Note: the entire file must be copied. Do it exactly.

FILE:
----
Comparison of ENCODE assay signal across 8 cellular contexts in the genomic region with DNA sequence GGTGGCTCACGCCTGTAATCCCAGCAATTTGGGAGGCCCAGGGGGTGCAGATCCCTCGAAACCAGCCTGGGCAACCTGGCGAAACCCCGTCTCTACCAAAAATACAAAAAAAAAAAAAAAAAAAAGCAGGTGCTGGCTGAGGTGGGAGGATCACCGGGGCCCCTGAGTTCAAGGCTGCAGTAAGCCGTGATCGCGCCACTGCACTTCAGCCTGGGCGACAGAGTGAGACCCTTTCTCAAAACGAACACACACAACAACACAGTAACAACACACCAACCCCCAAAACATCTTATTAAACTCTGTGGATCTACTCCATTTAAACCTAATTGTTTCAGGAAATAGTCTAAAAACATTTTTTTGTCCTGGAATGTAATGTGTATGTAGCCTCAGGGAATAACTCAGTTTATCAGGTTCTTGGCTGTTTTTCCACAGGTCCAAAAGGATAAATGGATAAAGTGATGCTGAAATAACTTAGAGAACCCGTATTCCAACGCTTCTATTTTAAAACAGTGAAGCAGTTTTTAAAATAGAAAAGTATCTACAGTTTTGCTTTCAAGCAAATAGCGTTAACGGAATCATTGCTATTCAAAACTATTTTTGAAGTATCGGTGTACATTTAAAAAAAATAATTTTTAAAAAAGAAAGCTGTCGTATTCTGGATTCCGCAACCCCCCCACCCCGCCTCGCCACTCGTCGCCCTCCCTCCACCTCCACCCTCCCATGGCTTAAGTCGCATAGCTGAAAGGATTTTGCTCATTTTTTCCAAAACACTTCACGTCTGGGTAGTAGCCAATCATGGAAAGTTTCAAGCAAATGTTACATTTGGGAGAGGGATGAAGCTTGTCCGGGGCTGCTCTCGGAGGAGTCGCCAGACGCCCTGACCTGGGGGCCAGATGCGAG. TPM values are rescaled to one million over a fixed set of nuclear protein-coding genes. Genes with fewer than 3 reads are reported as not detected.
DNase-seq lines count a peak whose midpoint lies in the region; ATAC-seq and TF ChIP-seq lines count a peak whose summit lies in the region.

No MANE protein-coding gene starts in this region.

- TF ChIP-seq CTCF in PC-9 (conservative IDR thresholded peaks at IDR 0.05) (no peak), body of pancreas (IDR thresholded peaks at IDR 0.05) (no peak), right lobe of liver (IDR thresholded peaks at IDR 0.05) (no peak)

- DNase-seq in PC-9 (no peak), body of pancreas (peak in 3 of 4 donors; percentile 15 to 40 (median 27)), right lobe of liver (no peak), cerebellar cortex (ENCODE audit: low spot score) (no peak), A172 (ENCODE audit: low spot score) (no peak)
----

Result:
Comparison of ENCODE assay signal across 8 cellular contexts in the genomic region with DNA sequence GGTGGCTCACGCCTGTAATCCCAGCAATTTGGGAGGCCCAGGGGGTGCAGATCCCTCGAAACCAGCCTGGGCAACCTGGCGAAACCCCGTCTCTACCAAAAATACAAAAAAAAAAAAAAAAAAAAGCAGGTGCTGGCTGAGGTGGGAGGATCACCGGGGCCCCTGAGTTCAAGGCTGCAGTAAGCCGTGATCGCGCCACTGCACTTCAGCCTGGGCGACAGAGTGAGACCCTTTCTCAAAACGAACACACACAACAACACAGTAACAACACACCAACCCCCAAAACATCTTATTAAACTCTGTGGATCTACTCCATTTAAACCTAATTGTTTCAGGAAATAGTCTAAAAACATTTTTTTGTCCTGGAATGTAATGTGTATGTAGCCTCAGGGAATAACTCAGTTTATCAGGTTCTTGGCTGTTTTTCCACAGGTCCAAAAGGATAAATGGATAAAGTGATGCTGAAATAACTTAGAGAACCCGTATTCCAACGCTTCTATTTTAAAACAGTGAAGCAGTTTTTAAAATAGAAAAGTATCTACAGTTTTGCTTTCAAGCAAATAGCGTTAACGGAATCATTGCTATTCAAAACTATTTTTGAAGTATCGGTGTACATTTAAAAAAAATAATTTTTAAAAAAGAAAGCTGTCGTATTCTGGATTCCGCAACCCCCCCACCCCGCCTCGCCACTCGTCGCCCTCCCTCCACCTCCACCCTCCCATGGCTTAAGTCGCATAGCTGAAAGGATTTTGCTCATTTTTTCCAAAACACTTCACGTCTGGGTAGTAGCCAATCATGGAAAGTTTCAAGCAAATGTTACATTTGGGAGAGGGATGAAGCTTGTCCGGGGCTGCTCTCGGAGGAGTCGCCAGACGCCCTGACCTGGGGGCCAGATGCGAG. TPM values are rescaled to one million over a fixed set of nuclear protein-coding genes. Genes with fewer than 3 reads are reported as not detected.
DNase-seq lines count a peak whose midpoint lies in the region; ATAC-seq and TF ChIP-seq lines count a peak whose summit lies in the region.

No MANE protein-coding gene starts in this region.

- TF ChIP-seq CTCF in PC-9 (conservative IDR thresholded peaks at IDR 0.05) (no peak), body of pancreas (IDR thresholded peaks at IDR 0.05) (no peak), right lobe of liver (IDR thresholded peaks at IDR 0.05) (no peak)

- DNase-seq in PC-9 (no peak), body of pancreas (peak in 3 of 4 donors; percentile 15 to 40 (median 27)), right lobe of liver (no peak), cerebellar cortex (ENCODE audit: low spot score) (no peak), A172 (ENCODE audit: low spot score) (no peak)